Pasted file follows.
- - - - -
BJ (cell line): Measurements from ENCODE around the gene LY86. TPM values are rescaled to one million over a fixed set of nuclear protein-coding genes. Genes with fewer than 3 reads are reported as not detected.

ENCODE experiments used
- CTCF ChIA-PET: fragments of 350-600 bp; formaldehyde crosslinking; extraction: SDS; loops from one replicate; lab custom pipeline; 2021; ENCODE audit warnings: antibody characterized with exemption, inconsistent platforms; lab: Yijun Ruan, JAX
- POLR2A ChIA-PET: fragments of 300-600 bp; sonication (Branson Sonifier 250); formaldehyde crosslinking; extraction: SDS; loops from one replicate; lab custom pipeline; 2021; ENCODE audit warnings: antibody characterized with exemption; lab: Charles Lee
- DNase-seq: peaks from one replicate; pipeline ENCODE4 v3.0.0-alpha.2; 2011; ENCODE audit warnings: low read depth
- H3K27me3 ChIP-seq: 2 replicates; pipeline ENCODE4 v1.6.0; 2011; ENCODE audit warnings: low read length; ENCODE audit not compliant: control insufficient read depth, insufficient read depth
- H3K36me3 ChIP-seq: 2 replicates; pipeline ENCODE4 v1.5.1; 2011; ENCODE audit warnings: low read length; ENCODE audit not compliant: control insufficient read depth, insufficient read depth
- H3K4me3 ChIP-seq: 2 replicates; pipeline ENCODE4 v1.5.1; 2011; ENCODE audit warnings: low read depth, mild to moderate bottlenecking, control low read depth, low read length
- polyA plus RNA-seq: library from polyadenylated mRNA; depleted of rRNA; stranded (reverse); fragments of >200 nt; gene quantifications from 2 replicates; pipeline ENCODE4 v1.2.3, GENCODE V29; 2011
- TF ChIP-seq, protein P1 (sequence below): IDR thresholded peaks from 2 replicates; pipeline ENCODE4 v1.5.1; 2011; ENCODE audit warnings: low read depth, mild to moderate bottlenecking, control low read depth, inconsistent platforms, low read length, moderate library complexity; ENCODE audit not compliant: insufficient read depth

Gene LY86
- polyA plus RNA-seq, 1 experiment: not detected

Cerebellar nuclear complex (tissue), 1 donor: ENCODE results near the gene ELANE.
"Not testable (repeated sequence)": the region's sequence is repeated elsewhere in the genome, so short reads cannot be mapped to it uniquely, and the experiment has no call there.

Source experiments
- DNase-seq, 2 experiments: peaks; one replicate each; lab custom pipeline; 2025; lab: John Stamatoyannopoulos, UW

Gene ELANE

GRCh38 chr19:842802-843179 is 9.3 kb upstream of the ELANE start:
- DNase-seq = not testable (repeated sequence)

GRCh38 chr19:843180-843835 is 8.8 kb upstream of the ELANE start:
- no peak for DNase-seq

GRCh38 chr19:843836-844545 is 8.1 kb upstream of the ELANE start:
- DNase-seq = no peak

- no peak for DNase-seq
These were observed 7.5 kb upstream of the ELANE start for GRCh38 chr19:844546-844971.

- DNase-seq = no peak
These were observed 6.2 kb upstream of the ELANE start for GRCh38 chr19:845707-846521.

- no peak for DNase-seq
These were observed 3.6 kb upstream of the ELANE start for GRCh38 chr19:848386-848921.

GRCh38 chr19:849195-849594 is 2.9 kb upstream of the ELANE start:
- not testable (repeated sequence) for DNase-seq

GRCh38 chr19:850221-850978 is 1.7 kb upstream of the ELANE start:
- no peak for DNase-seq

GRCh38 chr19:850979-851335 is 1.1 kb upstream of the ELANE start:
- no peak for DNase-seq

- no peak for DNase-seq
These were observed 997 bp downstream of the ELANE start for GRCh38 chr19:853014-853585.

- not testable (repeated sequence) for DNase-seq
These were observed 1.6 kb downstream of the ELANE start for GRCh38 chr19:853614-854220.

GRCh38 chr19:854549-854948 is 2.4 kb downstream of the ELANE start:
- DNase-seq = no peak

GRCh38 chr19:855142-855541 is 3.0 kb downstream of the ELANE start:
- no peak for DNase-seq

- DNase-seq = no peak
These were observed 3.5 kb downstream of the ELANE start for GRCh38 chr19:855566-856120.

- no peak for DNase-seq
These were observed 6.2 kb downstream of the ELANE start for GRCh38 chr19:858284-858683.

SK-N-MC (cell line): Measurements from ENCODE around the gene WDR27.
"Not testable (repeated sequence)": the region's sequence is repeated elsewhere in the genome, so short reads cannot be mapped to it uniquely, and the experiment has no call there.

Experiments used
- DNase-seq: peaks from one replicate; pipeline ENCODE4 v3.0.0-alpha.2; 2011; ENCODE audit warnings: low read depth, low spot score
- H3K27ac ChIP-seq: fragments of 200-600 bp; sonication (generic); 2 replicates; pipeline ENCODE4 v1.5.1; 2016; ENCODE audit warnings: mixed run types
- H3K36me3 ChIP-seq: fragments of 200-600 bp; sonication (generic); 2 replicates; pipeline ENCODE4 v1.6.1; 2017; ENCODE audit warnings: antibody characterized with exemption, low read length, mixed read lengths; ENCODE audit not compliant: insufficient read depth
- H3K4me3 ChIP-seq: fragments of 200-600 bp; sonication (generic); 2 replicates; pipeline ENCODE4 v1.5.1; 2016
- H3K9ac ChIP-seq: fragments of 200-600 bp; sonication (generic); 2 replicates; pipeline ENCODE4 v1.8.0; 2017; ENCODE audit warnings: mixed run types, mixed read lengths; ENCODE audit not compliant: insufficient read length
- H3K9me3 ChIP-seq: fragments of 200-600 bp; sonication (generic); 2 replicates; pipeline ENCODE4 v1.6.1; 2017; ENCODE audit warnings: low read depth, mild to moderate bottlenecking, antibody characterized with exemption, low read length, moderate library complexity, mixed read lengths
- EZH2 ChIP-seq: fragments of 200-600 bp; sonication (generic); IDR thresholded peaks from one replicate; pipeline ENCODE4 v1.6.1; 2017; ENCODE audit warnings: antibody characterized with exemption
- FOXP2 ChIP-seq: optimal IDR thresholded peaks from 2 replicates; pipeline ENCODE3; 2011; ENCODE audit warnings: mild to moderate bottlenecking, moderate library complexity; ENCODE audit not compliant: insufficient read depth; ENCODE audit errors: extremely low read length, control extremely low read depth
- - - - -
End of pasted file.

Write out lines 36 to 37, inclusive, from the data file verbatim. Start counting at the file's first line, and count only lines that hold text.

- no peak for DNase-seq
These were observed 997 bp downstream of the ELANE start for GRCh38 chr19:853014-853585.